As the 2022 NBA Draft inches closer, the Detroit Pistons have begun private workouts with some of the class’ top prospects. One such prospect is Dyson Daniels of the G-League Ignite.
The 19-year-old from Australia spent the 2021-22 season with the Ignite. He averaged 11.3 points, 6.2 rebounds and 4.4 assists per contest with the team.
The Australian native fits the prototypical build that Pistons’ GM Troy Weaver covets in his players. Daniels stands at 6-7 with a 6-11 wingspan. He is a lengthy wing with good athleticism.
Detroit currently holds the fifth pick in the draft. Reports indicate the team has a serious interest in Iowa forward Keegan Murray, but the team is reportedly interested in acquiring another lottery pick via trade. If Murray is the pick at five, it would come as no surprise if Jerami Grant is moved to a team like Portland or New York in exchange for a lottery pick. Even a team just outside the lottery like the Atlanta Hawks is in play.
A potential Grant trade for another top 14 pick opens the door for the Pistons to take a player like Daniels. The Pistons are searching for a backcourt partner to pair with their star, Cade Cunningham. Guys like Purdue’s Jaden Ivey, Arizona’s Bennedict Mathurin and Kentucky’s Shaedon Sharpe are already on Detroit’s radar if it acquires another pick. However, Daniels could be a late riser up the team’s draft board.
Dyson Daniels is the best defender in the draft
Daniels is a day one impact on the defensive end of the court. The 19-year-old combines great size, good footwork and good instincts to dominate on defense. He has the size to guard multiple positions. Daniels should be able to guard ones through threes immediately, and he has the potential to guard some fours as he fills out his frame.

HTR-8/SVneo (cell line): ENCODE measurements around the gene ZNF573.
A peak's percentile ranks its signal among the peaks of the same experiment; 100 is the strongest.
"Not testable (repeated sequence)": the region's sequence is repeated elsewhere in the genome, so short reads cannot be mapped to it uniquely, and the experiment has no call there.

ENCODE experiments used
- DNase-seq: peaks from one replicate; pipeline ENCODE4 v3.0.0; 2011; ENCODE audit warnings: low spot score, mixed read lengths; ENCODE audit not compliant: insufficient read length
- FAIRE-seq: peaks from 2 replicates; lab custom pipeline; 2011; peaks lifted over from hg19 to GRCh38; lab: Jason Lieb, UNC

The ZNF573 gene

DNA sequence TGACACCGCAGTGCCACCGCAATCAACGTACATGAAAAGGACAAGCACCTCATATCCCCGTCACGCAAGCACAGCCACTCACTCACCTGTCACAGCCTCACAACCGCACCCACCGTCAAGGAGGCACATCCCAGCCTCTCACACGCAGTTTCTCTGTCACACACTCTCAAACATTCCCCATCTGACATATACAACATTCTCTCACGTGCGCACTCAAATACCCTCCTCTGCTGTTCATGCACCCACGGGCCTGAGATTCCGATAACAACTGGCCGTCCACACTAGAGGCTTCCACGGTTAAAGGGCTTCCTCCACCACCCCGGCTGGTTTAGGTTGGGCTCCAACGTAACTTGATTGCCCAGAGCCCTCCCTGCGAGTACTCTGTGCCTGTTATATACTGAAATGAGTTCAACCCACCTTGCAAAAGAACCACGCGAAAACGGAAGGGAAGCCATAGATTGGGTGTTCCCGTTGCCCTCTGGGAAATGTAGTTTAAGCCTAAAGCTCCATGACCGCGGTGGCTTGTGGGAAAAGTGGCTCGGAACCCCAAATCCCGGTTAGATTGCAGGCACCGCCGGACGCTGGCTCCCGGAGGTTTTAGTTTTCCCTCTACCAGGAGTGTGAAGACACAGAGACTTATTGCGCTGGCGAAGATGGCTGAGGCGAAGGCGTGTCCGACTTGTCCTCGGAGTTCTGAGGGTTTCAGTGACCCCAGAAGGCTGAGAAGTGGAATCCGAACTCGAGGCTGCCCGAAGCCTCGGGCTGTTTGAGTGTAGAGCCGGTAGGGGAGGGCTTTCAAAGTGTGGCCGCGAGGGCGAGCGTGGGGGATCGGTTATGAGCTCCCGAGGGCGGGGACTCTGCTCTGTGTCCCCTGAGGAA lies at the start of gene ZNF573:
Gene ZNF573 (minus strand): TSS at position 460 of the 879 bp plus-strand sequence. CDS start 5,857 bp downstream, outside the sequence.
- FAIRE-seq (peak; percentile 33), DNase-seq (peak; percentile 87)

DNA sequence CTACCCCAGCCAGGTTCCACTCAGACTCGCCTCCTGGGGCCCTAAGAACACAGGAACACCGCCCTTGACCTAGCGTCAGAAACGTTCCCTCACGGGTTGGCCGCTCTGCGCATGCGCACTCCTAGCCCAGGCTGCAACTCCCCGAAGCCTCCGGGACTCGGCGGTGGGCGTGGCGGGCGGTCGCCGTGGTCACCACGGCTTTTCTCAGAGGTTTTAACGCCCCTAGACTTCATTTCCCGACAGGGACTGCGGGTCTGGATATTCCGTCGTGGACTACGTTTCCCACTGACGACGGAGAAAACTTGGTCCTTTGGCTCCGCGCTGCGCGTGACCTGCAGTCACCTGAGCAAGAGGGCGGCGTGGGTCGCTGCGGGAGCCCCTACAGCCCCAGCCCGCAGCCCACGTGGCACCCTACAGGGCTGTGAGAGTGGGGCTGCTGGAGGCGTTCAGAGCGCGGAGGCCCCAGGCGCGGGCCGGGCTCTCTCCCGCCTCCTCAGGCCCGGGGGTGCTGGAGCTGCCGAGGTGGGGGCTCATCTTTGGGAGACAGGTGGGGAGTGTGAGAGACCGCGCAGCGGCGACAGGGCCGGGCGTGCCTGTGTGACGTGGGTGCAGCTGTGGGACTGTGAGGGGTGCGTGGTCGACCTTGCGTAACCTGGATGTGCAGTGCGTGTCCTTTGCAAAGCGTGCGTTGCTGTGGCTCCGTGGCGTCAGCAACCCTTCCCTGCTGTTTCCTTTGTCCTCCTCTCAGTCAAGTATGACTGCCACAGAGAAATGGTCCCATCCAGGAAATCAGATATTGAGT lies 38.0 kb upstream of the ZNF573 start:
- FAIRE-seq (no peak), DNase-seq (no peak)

He has great lateral quickness on the perimeter. Daniels consistently cuts off driving lanes and gets vertical to block pull-up shots. Opposing ball-handlers are rarely able to shed Daniels on drives to the rim. On the rare occasions he does get beat off the dribble, Daniels is able to recover extremely well.
As an off-ball defender, Daniels is never caught ball watching. He has good defensive awareness and does not let up many backdoor cuts. He also functions well as a help-side defender when asked to do so. Daniels uses his 6-11 wingspan to play passing lanes and shroud ball-handlers. He averaged 1.9 steals per game with the Ignite.
Daniels was not defending college players with the Ignite. He matched up against some of the better players in the G-League. Daniels guarded the likes of Josh Primo, Lance Stephenson and Jonathan Kuminga. His experience guarding NBA-level talent should help Daniels be an immediate plus player on defense.
Dyson Daniels can be Detroit’s secondary playmaker
Weaver and the Pistons’ front office have made it clear they are searching for a backcourt partner who can take some playmaking responsibilities off Cunningham’s shoulders. Last season, it was Killian Hayes and Cory Joseph who filled that role. This offseason, the team is looking for an upgrade.
During his time in the G-League, Daniels showed a natural playmaking ability. The 19-year-old wing has good court vision and he consistently makes good reads with the ball in his hands.
Daniels has a knack for finding cutters, completing dump-offs and threading the needle on a cross-court pass. His head is always up and he is constantly looking to keep the ball moving. Daniels is very unselfish. He often looks to pass first, giving up a good look in exchange for a better one.
Transition offense is where Daniels thrives as a playmaker. Daniels likes to push the pace. He often turns a steal or defensive rebound into a quick pass down court to a running teammate. These passes do not always lead to assists, but they set up a numbers advantage for his team in transition. He is also very good at hitting outlet passes off drives in transition.